If the function that calculates dispersion relations produces more than one branch (i.e. the output of `dispreln`

is a cell array of arrays), then in the case of a single input dataset the output will be an array
of datasets, one for each branch. If the input is an array of datasets, then only the first dispersion branch will be returned, so there is one output dataset per input dataset.

Input:

`win`

Dataset that provides the axes and points for the calculation. If one of the plot axes is energy transfer, then the output dataset
will have dimensionality one less than the input dataset.

`dispreln`

Handle to function that calculates the dispersion relation w(Q). Must have form:
`w = dispreln (qh,qk,ql,p)`

```
```

```
where,
```

`qh,qk,ql`

```
Arrays containing the coordinates of a set of points in reciprocal lattice units
```

`p`

Vector of parameters needed by dispersion function , e.g. [A,js,gam] as intensity, exchange, lifetime

`w`

Array of corresponding energies, or, if more than one dispersion relation, a cell array of arrays.

```
The more general form is:
```

`w = dispreln (qh,qk,ql,p,c1,c2,..)`

```
where,
```

`p`

Typically a vector of parameters that we might want to fit in a least-squares algorithm

`c1,c2,...`

Other constant parameters e.g. file name for look-up table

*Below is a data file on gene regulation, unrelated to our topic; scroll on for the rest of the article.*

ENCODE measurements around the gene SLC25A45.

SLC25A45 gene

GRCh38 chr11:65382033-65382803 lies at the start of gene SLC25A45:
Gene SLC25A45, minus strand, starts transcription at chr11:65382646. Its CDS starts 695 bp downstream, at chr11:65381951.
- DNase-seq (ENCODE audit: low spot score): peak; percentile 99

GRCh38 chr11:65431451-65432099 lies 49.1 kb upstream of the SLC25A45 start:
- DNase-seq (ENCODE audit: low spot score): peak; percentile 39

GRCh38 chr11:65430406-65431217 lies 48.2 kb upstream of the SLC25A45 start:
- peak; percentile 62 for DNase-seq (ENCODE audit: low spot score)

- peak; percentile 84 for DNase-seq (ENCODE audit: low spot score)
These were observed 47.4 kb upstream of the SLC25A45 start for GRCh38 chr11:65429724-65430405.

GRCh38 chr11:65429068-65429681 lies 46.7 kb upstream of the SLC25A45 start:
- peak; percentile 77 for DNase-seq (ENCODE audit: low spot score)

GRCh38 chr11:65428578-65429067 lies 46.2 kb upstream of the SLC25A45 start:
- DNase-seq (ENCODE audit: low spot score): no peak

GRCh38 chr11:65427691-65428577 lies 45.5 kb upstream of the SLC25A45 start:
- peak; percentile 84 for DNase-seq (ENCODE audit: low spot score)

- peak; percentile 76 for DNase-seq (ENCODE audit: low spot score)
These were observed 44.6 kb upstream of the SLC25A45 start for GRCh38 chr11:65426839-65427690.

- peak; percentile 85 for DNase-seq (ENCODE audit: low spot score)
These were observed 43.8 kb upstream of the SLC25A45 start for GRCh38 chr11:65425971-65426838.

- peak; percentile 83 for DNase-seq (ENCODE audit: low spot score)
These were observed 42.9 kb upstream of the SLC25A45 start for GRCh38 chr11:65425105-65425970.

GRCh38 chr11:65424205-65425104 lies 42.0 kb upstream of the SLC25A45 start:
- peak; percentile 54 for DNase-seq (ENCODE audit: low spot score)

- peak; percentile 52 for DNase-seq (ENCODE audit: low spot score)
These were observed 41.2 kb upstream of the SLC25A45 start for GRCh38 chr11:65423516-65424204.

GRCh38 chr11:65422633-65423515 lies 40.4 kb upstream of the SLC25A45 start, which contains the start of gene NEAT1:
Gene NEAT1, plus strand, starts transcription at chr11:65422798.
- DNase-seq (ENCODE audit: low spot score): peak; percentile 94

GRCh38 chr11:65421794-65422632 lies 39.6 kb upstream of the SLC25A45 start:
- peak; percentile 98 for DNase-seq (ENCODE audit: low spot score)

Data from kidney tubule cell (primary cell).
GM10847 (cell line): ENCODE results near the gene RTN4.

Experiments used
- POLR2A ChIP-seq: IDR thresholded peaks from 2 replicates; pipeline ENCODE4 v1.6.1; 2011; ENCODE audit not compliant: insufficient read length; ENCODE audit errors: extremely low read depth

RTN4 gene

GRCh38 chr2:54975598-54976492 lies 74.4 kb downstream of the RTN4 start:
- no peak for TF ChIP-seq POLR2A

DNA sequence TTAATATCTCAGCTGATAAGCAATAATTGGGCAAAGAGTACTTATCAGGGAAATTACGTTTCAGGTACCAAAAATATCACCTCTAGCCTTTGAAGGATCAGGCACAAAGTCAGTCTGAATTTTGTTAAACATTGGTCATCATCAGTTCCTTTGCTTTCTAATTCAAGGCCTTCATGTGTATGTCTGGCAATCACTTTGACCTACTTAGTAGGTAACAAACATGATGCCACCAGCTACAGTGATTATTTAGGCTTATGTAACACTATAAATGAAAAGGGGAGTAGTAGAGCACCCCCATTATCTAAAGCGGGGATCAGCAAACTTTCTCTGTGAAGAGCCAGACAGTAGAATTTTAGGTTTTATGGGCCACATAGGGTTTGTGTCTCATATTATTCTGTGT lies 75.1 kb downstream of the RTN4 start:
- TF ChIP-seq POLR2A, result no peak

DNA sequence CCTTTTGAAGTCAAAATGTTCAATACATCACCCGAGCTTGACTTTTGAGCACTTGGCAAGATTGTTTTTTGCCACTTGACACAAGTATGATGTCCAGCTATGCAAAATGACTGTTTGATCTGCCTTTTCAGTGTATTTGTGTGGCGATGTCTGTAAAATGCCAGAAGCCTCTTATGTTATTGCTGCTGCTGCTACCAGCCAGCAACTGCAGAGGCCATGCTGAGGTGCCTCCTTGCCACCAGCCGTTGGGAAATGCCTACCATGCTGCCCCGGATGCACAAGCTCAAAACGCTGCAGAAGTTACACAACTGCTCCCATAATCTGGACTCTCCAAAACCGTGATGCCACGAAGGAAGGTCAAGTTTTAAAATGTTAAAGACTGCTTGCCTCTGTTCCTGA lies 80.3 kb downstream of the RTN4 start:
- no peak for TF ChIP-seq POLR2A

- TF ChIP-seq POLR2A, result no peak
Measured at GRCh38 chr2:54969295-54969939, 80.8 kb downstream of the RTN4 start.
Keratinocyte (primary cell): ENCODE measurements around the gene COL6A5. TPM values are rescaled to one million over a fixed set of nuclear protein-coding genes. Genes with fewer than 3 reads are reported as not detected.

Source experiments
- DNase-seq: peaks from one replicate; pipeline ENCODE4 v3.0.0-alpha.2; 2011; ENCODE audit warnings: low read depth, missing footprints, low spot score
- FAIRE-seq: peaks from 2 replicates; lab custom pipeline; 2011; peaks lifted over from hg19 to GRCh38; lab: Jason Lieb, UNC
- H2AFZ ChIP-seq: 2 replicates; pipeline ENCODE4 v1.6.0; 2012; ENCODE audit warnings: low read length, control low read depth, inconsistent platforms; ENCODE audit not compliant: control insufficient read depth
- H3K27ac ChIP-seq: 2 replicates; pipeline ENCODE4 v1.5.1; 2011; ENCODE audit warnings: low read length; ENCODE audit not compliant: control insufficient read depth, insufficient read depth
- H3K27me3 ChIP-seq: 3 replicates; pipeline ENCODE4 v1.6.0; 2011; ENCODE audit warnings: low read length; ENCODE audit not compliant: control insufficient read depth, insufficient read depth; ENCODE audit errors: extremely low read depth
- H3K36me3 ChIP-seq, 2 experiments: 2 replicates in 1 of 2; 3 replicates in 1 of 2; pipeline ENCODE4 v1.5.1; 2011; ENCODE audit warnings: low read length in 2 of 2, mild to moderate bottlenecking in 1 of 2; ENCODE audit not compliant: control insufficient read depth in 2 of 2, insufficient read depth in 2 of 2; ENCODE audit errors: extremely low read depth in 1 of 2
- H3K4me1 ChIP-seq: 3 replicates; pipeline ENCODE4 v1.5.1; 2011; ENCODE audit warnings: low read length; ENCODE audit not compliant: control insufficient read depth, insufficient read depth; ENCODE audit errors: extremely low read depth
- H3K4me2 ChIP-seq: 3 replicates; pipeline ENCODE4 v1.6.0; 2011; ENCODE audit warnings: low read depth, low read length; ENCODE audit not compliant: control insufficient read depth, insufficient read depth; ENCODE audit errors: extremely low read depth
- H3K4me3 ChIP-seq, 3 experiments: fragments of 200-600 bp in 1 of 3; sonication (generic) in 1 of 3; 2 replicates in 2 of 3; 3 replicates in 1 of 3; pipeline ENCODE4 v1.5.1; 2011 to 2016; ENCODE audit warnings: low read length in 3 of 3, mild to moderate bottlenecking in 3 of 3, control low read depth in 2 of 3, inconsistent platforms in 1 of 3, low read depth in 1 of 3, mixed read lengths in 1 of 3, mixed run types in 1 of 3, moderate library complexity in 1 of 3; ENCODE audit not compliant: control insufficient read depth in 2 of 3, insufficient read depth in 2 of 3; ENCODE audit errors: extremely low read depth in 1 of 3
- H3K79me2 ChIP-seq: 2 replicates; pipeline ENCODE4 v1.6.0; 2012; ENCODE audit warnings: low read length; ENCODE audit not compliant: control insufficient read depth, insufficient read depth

`p`

Arguments needed by the function. Most commonly, a vector of parameter values e.g. [A,js,gam] as intensity, exchange, lifetime. If a more general
set of parameters is required by the function, then package these into a cell array and pass that as pars. In the example above then pars = {p, c1, c2, ...}

The output is:

`wdisp`

Output dataset or array of datasets. Output is always dnd-type. The output dataset (or array of data sets) will retain only the Q axes, the
the signal array(s) will contain the values of energy along the Q axes, and the error array will contain the square of the spectral weight. If the function that calculates dispersion relations produces more than one branch, then in the case of a single input dataset the output will be an array of datasets, one for each branch. If the input is an array of datasets, then only the first dispersion branch will be returned, so there is one output dataset per input dataset.

`weight`

Mirror output: the signal is the spectral weight, and the error array contains the square of the frequency.